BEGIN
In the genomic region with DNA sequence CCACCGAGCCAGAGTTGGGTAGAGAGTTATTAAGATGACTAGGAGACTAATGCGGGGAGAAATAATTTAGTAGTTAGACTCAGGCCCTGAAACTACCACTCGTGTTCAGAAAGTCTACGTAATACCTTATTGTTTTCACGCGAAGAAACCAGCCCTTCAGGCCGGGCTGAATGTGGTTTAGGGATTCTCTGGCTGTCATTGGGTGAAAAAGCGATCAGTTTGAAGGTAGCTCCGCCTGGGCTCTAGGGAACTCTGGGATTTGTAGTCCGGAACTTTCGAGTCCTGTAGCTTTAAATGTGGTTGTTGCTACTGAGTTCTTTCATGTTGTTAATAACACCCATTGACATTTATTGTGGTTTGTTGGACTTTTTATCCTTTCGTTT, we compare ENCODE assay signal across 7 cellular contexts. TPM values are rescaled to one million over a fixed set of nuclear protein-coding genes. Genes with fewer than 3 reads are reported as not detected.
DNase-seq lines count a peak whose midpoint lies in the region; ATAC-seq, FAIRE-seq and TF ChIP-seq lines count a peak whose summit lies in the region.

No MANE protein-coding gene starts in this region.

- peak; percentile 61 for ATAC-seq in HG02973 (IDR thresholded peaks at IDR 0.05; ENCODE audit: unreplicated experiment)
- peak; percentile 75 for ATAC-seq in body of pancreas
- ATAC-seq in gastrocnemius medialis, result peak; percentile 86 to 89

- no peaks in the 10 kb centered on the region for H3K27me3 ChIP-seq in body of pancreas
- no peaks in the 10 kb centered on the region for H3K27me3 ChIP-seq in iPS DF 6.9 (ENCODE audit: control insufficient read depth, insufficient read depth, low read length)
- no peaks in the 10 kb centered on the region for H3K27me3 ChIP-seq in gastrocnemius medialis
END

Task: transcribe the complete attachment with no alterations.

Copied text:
In the genomic region with DNA sequence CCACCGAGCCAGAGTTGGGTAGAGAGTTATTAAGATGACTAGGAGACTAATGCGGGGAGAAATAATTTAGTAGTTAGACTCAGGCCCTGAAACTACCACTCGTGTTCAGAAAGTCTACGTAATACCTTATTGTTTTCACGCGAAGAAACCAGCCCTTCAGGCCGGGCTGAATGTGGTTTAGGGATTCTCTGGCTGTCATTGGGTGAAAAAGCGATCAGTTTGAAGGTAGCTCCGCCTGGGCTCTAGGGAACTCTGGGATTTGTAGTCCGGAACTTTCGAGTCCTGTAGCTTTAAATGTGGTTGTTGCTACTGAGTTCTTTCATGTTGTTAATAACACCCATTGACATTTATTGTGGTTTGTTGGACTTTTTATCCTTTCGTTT, we compare ENCODE assay signal across 7 cellular contexts. TPM values are rescaled to one million over a fixed set of nuclear protein-coding genes. Genes with fewer than 3 reads are reported as not detected.
DNase-seq lines count a peak whose midpoint lies in the region; ATAC-seq, FAIRE-seq and TF ChIP-seq lines count a peak whose summit lies in the region.

No MANE protein-coding gene starts in this region.

- peak; percentile 61 for ATAC-seq in HG02973 (IDR thresholded peaks at IDR 0.05; ENCODE audit: unreplicated experiment)
- peak; percentile 75 for ATAC-seq in body of pancreas
- ATAC-seq in gastrocnemius medialis, result peak; percentile 86 to 89

- no peaks in the 10 kb centered on the region for H3K27me3 ChIP-seq in body of pancreas
- no peaks in the 10 kb centered on the region for H3K27me3 ChIP-seq in iPS DF 6.9 (ENCODE audit: control insufficient read depth, insufficient read depth, low read length)
- no peaks in the 10 kb centered on the region for H3K27me3 ChIP-seq in gastrocnemius medialis